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Publication numberUS7989781 B2
Publication typeGrant
Application numberUS 11/413,505
Publication dateAug 2, 2011
Filing dateApr 28, 2006
Priority dateMay 14, 2005
Also published asUS20090173890, US20120248338, WO2006124594A2, WO2006124594A3
Publication number11413505, 413505, US 7989781 B2, US 7989781B2, US-B2-7989781, US7989781 B2, US7989781B2
InventorsGordhanbhai N. Patel
Original AssigneePatel Gordhanbhai N
Export CitationBiBTeX, EndNote, RefMan
External Links: USPTO, USPTO Assignment, Espacenet
Detector for a UV false positive of radiation sensitive devices
US 7989781 B2
Abstract
Disclosed is a detector for monitoring a UV false positive from genuine X-ray positive of color developing radiation sensitive devices. A layer which can be scratched off and is opaque to undesired radiation but transparent to X-ray is printed on the sensor. If the sensor displays a signal (i.e., develops color), whether it is genuine or false positive can be confirmed by scratching off the opaque layer. If the signal is a genuine positive, the whole sensor will be uniformly exposed/colored including the area under the opaque layer. If it is a false positive, the area under the scratched off layer will be of lighter color than the rest of the sensor.
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Claims(18)
1. A radiation sensitive, color developing device for monitoring high energy radiation comprising:
a sensor capable of changing optical density wherein said optical density is proportional to a dose of said high energy radiation;
a transparent layer over said sensor;
a removable opaque layer over a portion of said transparent layer over said sensor further comprising a second opaque layer wherein said second opaque layer is smaller than said removable opaque layer.
2. The radiation sensitive, color developing device for monitoring high energy radiation of claim 1 wherein said second opaque layer and said removable opaque layer cover less surface area than said sensor.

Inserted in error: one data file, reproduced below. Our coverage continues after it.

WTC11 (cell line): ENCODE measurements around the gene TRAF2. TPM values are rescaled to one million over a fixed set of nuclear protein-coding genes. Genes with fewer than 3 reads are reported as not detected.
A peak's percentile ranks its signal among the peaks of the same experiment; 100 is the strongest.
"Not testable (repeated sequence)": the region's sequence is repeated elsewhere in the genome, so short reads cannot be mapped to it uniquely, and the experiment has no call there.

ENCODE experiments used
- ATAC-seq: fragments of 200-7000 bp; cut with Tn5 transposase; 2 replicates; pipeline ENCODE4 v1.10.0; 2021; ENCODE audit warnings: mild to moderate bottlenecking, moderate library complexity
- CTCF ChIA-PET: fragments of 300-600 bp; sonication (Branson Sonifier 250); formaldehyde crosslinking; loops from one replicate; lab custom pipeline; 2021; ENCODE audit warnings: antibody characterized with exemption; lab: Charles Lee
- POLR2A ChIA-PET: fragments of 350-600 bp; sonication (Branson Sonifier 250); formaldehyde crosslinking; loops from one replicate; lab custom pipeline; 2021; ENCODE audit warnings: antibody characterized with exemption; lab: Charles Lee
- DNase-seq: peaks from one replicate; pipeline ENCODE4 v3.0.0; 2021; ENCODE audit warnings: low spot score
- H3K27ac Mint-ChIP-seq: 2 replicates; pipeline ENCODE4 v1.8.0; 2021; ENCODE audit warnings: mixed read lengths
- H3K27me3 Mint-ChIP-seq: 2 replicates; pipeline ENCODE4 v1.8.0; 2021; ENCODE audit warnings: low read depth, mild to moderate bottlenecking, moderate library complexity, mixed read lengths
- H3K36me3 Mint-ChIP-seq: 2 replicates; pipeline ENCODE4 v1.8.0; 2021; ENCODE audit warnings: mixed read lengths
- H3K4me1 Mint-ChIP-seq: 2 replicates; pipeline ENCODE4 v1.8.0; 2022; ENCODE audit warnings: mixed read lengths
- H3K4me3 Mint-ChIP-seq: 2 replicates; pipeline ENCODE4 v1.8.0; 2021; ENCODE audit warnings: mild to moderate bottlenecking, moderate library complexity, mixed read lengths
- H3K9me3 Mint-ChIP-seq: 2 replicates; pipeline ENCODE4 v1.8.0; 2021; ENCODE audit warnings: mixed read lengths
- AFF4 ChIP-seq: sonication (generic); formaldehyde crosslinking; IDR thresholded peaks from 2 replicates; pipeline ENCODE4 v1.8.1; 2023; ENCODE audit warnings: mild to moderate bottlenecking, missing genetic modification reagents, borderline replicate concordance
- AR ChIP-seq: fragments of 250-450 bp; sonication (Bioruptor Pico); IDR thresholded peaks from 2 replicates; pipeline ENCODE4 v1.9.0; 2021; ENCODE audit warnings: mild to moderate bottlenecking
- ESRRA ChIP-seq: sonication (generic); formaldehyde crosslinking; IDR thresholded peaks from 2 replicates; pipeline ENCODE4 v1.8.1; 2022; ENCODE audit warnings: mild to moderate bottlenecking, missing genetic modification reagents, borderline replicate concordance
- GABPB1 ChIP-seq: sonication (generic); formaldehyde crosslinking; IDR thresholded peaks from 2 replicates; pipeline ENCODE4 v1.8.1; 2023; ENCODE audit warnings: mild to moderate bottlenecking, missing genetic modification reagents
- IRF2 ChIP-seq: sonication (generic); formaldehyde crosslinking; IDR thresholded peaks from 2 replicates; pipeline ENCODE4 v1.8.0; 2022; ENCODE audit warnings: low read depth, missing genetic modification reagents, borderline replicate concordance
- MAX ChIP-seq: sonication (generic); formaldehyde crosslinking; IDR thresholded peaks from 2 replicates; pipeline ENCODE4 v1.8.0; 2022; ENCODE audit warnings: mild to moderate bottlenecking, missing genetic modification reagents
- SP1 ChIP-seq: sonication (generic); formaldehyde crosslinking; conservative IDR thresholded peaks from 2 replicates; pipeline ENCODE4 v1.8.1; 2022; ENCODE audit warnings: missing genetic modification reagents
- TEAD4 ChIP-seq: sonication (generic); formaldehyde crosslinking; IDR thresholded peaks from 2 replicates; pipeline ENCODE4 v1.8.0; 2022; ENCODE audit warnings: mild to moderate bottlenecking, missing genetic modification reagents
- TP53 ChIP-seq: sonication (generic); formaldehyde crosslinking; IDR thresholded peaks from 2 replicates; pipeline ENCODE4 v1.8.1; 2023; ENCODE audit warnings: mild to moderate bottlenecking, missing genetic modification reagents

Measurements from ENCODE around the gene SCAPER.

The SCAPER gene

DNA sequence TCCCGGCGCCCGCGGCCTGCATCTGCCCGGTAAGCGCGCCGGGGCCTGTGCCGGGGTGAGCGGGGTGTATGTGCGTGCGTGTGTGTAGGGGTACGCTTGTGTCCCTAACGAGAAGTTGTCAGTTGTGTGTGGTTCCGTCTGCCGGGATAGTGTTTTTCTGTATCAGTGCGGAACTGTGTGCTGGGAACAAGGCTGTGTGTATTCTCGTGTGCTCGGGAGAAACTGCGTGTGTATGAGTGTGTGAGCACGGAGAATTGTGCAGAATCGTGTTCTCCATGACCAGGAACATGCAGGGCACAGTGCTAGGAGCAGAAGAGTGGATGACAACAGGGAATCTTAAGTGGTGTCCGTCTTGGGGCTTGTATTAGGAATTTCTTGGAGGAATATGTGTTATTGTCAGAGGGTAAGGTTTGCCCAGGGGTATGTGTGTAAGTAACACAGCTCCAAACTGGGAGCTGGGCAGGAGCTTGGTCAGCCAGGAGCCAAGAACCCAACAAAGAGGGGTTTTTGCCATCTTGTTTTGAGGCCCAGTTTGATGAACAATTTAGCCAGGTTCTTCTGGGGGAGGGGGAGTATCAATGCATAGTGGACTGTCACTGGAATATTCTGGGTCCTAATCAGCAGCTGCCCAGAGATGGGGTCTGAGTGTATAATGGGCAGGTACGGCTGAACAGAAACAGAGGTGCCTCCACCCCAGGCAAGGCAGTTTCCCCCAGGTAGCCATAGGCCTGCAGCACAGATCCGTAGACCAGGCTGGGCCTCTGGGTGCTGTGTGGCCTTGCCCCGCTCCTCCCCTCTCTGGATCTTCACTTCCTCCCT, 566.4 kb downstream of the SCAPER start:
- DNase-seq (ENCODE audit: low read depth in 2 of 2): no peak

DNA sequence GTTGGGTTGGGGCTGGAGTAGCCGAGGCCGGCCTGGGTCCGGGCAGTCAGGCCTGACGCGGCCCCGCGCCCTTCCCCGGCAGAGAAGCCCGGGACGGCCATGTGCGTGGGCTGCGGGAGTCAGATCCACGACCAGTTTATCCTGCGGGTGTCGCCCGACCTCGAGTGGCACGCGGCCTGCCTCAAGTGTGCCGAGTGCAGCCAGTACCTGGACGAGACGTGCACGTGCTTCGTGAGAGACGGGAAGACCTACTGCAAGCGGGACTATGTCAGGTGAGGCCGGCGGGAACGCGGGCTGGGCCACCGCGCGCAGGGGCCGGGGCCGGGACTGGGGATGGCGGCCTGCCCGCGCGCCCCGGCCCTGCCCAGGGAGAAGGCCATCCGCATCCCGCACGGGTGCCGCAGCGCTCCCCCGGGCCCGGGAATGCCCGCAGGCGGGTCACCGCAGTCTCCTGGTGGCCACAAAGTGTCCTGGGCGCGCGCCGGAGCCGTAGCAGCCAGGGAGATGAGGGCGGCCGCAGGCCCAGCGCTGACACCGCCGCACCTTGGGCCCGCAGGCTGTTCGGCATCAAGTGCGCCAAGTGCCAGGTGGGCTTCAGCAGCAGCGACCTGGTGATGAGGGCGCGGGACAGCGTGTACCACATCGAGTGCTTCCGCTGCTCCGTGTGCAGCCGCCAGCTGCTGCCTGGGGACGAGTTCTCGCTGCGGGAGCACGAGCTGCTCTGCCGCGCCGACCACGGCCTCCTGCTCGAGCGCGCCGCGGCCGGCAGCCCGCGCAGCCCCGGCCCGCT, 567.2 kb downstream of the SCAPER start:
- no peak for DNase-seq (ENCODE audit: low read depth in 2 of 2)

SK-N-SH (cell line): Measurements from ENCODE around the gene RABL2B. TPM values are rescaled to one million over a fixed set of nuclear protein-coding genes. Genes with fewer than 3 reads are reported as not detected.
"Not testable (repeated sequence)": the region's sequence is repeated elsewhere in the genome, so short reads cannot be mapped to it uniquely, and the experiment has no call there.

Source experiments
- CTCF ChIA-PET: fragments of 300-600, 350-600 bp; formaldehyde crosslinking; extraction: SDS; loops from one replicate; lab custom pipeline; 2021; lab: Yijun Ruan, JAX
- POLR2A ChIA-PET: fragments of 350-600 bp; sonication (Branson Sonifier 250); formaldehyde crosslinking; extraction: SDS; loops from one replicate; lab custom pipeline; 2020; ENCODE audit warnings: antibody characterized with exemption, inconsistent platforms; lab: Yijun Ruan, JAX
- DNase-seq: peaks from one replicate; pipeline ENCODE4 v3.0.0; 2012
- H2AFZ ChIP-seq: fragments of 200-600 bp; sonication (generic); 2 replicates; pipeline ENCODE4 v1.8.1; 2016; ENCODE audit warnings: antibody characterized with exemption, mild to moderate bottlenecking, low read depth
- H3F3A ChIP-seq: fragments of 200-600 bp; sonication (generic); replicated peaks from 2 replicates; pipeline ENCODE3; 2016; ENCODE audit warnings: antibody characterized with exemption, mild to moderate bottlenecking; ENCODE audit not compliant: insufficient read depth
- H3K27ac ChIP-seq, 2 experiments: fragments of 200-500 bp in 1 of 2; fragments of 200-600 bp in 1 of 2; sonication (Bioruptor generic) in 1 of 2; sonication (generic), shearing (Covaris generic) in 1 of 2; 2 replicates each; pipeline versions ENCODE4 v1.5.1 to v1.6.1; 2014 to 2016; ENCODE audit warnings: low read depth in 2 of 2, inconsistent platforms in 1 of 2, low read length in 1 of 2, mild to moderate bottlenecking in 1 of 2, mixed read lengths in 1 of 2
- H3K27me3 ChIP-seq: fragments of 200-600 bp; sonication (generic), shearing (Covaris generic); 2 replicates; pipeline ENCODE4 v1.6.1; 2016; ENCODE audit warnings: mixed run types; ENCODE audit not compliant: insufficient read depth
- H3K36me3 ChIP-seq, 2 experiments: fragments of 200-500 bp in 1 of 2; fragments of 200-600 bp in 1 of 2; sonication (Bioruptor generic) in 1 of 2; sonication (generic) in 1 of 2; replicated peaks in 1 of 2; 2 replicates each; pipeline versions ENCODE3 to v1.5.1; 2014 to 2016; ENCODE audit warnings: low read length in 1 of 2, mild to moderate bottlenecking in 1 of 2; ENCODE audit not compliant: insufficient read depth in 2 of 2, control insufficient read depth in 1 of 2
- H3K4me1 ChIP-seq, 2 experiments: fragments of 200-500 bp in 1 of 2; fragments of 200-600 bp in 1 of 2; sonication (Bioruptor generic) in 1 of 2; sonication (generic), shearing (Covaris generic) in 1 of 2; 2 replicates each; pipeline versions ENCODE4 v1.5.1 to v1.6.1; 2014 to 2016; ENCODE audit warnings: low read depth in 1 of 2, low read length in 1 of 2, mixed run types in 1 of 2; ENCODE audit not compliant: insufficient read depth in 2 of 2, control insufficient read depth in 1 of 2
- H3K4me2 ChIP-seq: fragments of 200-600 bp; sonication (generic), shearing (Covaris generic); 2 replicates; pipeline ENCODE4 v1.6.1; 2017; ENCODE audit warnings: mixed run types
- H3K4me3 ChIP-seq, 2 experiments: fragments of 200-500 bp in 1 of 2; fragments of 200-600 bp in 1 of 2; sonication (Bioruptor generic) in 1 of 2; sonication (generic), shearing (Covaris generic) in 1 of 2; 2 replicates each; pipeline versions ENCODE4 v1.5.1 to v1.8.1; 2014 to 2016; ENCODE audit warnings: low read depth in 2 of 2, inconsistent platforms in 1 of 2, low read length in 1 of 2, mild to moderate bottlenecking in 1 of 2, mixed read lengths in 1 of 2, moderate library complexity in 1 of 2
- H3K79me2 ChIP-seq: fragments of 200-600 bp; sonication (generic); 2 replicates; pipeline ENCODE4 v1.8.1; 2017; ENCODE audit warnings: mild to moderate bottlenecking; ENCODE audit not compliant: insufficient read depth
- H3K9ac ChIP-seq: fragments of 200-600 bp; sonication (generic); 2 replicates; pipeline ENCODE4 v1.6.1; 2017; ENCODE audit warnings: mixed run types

3. The radiation sensitive, color developing device for monitoring high energy radiation of claim 1 wherein said second opaque layer and said removable opaque layer are between said sensor and said high energy radiation.
4. The radiation sensitive, color developing device for monitoring high energy radiation of claim 1 wherein said second opaque layer is removable.
5. The radiation sensitive, color developing device for monitoring high energy radiation of claim 4 wherein said second opaque layer is removable by scratching.
6. The radiation sensitive, color developing device for monitoring high energy radiation of claim 1 wherein said second opaque layer is a coating.
7. The radiation sensitive, color developing device for monitoring high energy radiation of claim 6 wherein said coating comprises opaque particles.
8. The radiation monitoring device of claim 1 wherein said opaque layer is removable by wiping or scratching and wherein said opaque layer is smaller than said transparent layer.
9. A process for detecting radiation comprising:
providing a device of claim 1 wherein said opaque layer is removable by wiping or scratching and wherein said opaque layer is smaller than said transparent layer;
removing said opaque layer;
comparing a sensor change under said opaque layer to a sensor change which was not under said opaque layer;
wherein said sensor change under said opaque layer is a high energy exposure and said sensor change not under said opaque layer comprises additional change due to an environmental exposure.
10. The radiation sensitive, color developing device for monitoring high energy radiation of claim 1 further comprising an environmental indicator for detecting at least one of exposure to time, temperature, time-temperature, shelf life, shelf life expiration, false positive, false negative, UV exposure, tampering, inactivation and archiving.
11. The radiation sensitive, color developing device for monitoring high energy radiation of claim 1 attached to a user clothing or equipment.
12. The radiation sensitive, color developing device for monitoring high energy radiation of claim 1 further comprising an opaque layer.
13. The radiation sensitive, color developing device for monitoring high energy radiation of claim 1 further comprising a shelf life extender.
14. The radiation sensitive, color developing device for monitoring high energy radiation of claim 1 wherein said sensor comprises a diacetylene.